EAT: Capture playful and traditional Italian flavors at Zino in Edwards
Editor’s note: This story first appeared as a paid feature in EAT Magazine, highlighting restaurants across the valley.
A lot of restaurants talk about being a family, but Zino lives it. 8Whether you’re three years old, just learning how to eat in restaurants, or all grown up and searching for a true dining experience, the modern Italian hotspot is a friendly haven.
Though the restaurant has two distinct spaces, the full menu is available everywhere, meaning you could have pizzas in the dining room or braised pork shank with polenta at the bar. But something that has been on the menu since day one is where everyone should start: the burrata.
The globe of house-made cheese is traditionally filled with stracciatella. Co-owner and and Executive Chef Nick Haley’s version is packed with ultra-soft ricotta, which gently oozes out when you slice in. Cherry tomatoes poached in olive oil and fennel pesto give flavorful boosts, and grilled ciabatta makes a texturally welcome vessel for it all. It’s perfect for sharing, which can be a key element to the Zino experience.
Haley does that a lot with his food: taking something traditional and giving it a little tweak, a personal touch.
“That’s why I like Italian food,” Haley said. “I can be a purist, bringing out the true flavor of ingredients. But it’s also about having fun and enjoying your space. You can have awesome food, but you need to be able to enjoy the moment.”
Enjoying that moment is made easier by the intuitive attention of general manager and co-owner Giuseppe Bosco, who tends to both guests and staff with an ease born of decades in the restaurant business. He is fully capable of chatting with one table and noticing a diner across the restaurant looking for something. With a nod of his head he sends a server to the guest in need, never breaking the pace of the conversation. It’s true hospitality.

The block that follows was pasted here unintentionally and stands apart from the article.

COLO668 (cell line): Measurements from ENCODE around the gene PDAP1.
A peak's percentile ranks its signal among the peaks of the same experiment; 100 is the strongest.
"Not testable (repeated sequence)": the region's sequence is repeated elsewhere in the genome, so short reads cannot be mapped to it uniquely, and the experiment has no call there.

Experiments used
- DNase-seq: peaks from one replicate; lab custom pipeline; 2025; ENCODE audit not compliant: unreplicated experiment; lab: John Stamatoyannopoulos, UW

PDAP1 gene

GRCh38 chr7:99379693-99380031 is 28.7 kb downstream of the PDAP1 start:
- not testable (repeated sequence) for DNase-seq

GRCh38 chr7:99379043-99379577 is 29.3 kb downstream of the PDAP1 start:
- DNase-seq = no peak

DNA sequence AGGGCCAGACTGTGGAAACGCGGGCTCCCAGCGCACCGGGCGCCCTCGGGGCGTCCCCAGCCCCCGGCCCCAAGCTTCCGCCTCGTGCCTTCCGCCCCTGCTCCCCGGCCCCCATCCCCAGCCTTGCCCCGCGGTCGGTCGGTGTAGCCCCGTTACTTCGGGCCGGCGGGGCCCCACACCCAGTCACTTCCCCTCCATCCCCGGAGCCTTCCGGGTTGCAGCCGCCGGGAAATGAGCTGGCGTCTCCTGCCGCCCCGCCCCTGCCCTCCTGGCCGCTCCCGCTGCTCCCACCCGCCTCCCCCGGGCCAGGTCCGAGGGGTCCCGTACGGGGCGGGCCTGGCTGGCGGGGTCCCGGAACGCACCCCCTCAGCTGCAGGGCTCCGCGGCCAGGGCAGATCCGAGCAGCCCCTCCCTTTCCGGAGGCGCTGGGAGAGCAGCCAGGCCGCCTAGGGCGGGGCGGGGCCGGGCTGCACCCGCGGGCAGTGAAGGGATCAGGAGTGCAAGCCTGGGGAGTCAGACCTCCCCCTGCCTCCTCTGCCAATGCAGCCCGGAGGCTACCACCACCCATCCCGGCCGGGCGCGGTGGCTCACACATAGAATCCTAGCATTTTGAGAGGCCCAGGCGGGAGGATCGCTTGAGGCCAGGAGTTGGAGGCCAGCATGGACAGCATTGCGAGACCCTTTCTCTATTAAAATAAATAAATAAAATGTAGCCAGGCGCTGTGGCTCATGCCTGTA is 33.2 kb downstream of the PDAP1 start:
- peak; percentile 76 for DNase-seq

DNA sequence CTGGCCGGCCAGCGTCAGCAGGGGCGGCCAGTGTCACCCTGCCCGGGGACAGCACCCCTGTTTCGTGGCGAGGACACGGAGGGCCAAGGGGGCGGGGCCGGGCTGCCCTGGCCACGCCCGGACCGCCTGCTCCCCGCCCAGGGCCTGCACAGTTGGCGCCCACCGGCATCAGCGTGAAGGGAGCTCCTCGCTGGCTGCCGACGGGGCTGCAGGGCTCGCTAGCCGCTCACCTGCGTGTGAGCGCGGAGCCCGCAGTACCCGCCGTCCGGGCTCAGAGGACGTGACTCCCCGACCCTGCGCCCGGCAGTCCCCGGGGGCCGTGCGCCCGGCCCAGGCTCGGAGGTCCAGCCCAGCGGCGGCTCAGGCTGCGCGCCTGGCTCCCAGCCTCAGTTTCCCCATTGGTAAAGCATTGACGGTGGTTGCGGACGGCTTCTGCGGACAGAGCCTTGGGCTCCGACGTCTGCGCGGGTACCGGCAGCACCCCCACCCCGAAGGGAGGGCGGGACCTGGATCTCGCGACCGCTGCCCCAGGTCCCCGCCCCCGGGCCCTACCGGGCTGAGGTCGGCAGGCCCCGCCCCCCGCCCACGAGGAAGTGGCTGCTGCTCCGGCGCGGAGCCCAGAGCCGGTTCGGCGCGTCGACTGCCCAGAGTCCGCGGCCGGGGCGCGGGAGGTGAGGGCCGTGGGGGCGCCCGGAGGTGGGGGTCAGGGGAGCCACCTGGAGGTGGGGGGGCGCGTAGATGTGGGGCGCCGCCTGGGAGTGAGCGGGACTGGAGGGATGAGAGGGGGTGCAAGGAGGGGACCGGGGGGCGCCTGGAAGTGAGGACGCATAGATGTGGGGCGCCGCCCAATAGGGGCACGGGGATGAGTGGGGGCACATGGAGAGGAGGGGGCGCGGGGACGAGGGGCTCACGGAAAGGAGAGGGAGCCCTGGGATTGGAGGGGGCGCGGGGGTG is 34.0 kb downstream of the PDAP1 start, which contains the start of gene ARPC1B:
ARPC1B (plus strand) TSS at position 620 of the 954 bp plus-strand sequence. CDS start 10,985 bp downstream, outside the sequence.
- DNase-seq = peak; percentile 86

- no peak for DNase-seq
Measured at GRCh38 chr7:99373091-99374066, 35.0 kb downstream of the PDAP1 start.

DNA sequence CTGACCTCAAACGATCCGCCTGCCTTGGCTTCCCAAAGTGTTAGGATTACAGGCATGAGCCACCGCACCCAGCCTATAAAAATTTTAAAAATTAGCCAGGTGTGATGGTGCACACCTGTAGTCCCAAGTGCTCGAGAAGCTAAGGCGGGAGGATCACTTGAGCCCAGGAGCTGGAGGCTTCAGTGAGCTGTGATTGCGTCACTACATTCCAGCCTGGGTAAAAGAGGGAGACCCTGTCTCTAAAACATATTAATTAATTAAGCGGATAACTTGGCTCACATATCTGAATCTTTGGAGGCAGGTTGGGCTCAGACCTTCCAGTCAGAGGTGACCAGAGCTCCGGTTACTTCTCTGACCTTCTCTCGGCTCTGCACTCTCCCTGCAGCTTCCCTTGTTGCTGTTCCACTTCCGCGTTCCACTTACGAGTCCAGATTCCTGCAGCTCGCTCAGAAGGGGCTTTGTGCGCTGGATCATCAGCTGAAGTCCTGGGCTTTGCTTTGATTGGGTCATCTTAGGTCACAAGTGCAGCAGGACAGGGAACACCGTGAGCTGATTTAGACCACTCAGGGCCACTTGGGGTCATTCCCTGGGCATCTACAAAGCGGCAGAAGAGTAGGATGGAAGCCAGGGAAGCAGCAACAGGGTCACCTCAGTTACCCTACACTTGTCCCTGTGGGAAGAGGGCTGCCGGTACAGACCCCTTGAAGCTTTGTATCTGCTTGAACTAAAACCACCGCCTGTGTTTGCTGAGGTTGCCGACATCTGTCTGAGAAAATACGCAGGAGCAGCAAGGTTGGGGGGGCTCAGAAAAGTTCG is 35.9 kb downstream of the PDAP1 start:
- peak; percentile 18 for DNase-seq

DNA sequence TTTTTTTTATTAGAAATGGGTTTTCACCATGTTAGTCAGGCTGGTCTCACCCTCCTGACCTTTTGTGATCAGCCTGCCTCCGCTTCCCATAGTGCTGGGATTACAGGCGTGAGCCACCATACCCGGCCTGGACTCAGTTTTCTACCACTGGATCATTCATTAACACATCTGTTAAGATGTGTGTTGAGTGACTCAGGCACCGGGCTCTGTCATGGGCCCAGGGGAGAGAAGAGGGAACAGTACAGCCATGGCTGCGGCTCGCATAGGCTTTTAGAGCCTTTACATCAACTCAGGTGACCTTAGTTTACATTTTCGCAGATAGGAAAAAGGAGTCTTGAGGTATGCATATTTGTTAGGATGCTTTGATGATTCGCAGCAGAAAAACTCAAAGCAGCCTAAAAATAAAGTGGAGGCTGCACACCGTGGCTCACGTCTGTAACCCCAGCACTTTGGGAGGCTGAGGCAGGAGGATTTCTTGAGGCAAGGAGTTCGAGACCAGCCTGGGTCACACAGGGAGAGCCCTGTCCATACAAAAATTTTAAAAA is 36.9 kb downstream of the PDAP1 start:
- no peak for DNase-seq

Regulars will recognize the menu’s mainstays, from the funghi pizza with wild mushrooms, arugula, mozzarella and truffle oil to the rigatoni with house-made smoked elk sausage and rapini. And the ortulana salad — “gardener’s salad” — shows up every winter, rife with grilled portobellos, winter squash and artichokes, the roasted tomatoes and beet puree giving a sweet boost.
But of course, Haley likes to bring in new dishes. This season, the gnocchi is made with butternut squash. The vibrant color and sweet, toothsome texture say it’s worth it. Studded with succulent chunks of short rib and swimming in a savory sugo, or broth, it’s soul-satisfying. He likes to rotate his fish, too, simply listing “pesce del giorno,” or fish of the day, on the menu. Recently, Zino served seared grouper with riso nero, cherry tomatoes, artichoke hearts and a saffron beurre fondue. But it could be anything that catches Haley’s eye.
“Family is what makes Zino Zino,” the chef said. “I love that it feels like an Italian restaurant in Italy.”
Insalata and pizza: $13-$19
Pasta and secondi piatti: $25-$36
Neighborhood bar and bistro serving contemporary Italian cuisine
Pappardelle with veal meatballs, house ricotta, frico chip and marinara
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